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RE: Should the HTTP protocol become "inapropriate"

From: Booth, David (HP Software - Boston) <dbooth@hp.com>
Date: Tue, 29 Jul 2008 14:55:56 +0000
To: "paul@prescod.net" <paul@prescod.net>
CC: Tim Berners-Lee <timbl@w3.org>, Mark Baker <distobj@acm.org>, "Williams, Stuart (HP Labs, Bristol)" <skw@hp.com>, David Orchard <orchard@pacificspirit.com>, "Henry S. Thompson" <ht@inf.ed.ac.uk>, "www-tag@w3.org" <www-tag@w3.org>
Message-ID: <184112FE564ADF4F8F9C3FA01AE50009FCFC7619C6@G1W0486.americas.hpqcorp.net>

> From: Prescod [mailto:prescod@gmail.com]
>
> On Mon, Jul 28, 2008 at 7:39 AM, Booth, David (HP Software - Boston)
> <dbooth@hp.com> wrote:
> >> From: Paul Prescod
> >> [ . . . ]
> >> Is it the position of Tim, Mark and David Orchard that it would be
> >> wrong? Dangerous? to define a mechanism for embedding hints for
> >> alternate resolution protocols inside of HTTP URIs?
> >
> > No, it is not wrong.  It is fine to embed hints of any kind
> in HTTP URIs.  (I realize you didn't ask me, though.)
>
> Can you be more specific about "hints of any kinds?" Do you believe as
> I do that that there must be an orderly mechanism for recognizing and
> processing those hints? e.g. a browser vendor could not declare that
> any URI that embeds the path /netscape/ should be resolved at
> netscape.com rather than on the host specified in the URI.

Correct.  I guess I should have been a little clearer.

There must be a clear chain of authority for interpreting the URI.  The chain of authority starts with the URI (or IRI) spec itself.  Effectively, the URI (or IRI) spec delegates authority to the scheme.  In the case of the HTTP scheme, the HTTP scheme effectively delegates authority to the domain name owner, who in turn may choose to delegate authority for some sub-spaces of its URI space.  So for example, the owner of foo.example could delegate authority to dbooth for all URIs in http://*.dbooth.foo.example/* or all URIs in http://foo.example/dbooth/* .  But Netscape could *not* delegate authority for interpreting all URIs that match http://*/netscape/* because Netscape does not own all of those URIs.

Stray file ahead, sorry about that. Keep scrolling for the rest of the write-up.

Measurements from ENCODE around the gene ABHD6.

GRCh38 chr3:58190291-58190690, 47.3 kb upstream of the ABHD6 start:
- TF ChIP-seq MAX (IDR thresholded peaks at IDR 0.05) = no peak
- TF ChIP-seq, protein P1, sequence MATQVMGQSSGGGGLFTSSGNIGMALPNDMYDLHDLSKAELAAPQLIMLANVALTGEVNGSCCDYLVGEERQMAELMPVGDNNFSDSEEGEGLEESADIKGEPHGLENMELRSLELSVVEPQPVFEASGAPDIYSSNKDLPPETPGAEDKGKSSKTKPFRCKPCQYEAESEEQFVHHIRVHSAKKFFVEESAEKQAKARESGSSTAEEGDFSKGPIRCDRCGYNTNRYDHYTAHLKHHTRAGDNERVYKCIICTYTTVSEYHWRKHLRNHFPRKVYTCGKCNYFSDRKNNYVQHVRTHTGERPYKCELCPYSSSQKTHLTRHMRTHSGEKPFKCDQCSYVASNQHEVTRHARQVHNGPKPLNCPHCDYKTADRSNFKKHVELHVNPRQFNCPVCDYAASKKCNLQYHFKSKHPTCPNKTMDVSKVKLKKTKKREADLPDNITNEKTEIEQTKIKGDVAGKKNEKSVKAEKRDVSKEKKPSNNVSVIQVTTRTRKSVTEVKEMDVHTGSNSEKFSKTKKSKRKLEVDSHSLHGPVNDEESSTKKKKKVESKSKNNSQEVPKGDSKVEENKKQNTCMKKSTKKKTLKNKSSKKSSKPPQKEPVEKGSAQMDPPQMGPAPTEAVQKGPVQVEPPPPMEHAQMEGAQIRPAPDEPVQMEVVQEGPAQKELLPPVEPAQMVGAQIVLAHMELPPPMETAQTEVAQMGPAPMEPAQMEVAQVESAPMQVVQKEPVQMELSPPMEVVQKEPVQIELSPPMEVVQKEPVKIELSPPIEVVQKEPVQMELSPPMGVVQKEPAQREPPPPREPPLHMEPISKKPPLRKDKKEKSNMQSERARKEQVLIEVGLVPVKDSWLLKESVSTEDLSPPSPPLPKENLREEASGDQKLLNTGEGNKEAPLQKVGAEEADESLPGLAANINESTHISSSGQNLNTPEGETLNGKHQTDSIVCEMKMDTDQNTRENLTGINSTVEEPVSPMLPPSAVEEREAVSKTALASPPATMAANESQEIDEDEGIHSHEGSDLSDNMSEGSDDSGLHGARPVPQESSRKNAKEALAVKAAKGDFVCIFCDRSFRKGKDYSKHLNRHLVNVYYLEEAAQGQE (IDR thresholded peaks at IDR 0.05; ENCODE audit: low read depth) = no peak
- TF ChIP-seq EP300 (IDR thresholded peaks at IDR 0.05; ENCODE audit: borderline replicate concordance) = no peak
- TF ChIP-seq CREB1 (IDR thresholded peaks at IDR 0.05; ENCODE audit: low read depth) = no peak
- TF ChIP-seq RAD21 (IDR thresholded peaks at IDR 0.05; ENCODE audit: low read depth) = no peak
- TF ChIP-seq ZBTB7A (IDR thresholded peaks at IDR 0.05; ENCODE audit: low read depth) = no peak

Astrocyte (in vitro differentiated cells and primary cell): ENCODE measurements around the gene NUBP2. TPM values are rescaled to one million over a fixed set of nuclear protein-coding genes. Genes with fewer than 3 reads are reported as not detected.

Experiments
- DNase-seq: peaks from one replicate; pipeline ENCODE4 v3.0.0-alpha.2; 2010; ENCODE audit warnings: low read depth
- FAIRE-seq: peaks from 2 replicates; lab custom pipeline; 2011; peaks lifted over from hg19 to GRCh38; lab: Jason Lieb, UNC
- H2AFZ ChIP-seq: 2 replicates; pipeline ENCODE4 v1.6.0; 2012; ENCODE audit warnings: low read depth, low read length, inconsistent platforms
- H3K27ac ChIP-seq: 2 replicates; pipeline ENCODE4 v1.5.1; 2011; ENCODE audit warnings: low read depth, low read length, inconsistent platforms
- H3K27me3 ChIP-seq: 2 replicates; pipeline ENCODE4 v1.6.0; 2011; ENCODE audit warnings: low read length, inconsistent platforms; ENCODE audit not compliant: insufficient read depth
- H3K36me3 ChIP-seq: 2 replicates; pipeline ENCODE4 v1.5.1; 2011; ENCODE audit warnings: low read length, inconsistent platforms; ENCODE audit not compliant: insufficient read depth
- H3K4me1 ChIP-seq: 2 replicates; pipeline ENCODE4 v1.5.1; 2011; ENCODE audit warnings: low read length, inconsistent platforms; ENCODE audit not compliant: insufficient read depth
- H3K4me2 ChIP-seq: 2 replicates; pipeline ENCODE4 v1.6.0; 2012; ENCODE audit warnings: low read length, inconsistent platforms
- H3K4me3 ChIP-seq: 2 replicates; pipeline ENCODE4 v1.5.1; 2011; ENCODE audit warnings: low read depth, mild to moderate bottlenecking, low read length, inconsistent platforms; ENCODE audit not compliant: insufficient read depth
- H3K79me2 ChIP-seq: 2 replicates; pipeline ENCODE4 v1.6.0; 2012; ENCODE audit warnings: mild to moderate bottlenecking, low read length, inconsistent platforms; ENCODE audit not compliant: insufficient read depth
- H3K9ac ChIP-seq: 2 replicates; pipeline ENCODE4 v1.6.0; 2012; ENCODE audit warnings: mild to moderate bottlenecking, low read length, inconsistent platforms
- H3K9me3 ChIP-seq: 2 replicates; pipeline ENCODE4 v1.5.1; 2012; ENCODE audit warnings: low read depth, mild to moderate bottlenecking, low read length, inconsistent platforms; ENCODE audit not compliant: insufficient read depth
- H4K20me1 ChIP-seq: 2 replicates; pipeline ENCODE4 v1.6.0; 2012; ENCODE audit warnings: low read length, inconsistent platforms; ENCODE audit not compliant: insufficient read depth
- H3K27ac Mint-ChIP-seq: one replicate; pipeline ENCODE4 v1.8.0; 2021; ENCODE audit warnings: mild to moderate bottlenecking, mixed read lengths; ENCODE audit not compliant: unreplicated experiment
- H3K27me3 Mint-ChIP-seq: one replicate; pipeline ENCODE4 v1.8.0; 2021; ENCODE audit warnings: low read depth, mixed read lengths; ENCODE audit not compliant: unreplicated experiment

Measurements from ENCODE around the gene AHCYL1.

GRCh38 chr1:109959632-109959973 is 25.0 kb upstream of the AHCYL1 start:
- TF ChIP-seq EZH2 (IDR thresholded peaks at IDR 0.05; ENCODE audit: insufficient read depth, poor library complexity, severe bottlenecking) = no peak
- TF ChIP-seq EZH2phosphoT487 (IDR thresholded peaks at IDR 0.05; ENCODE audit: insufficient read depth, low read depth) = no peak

Basically, a URI owner may establish any conventions it wishes for URIs in its own URI space, provided those conventions do not violate the specs in the chain of authority.  For example, an HTTP URI owner could not establish a convention saying that a 404 status code means "document found, here it is" and a 200 status code means "no document found".  But it is fine to (non-destructively) layer additional semantics on top of existing semantics, which is what the XRI folks would be doing if they established a convention like http://*.xri.net/* for XRIs, and those URIs can be used both with the HTTP protocol and with their special XRI protocol.

>
> I believe that the three current proposals are:
>
>  * use the most specific bit of the domain name as a way of
> triggering hinting

That would be fine if the owner of that URI space chooses to establish that convention.

>
>  * use the least specific bits of the domain name

That would also be fine if the owner of that URI space chooses to establish that convention.

>
>  * invent a new convention in paths like /foo:/ which would allow the
> hint to be orthogonal to the HTTP domain

That would *not* be okay to use as anything more than a guess, just as observing a .html at the end of a URI must not be used as anything more than a *guess* of the media type that might be returned.  The MIME type indicated in the HTTP response is authoritative:
http://www.w3.org/2001/tag/doc/mime-respect-20060412
And the URI owner does *not* have the authority to change that.



David Booth, Ph.D.
HP Software
+1 617 629 8881 office  |  dbooth@hp.com
http://www.hp.com/go/software

Statements made herein represent the views of the author and do not necessarily represent the official views of HP unless explicitly so stated.
Received on Tuesday, 29 July 2008 15:06:28 UTC

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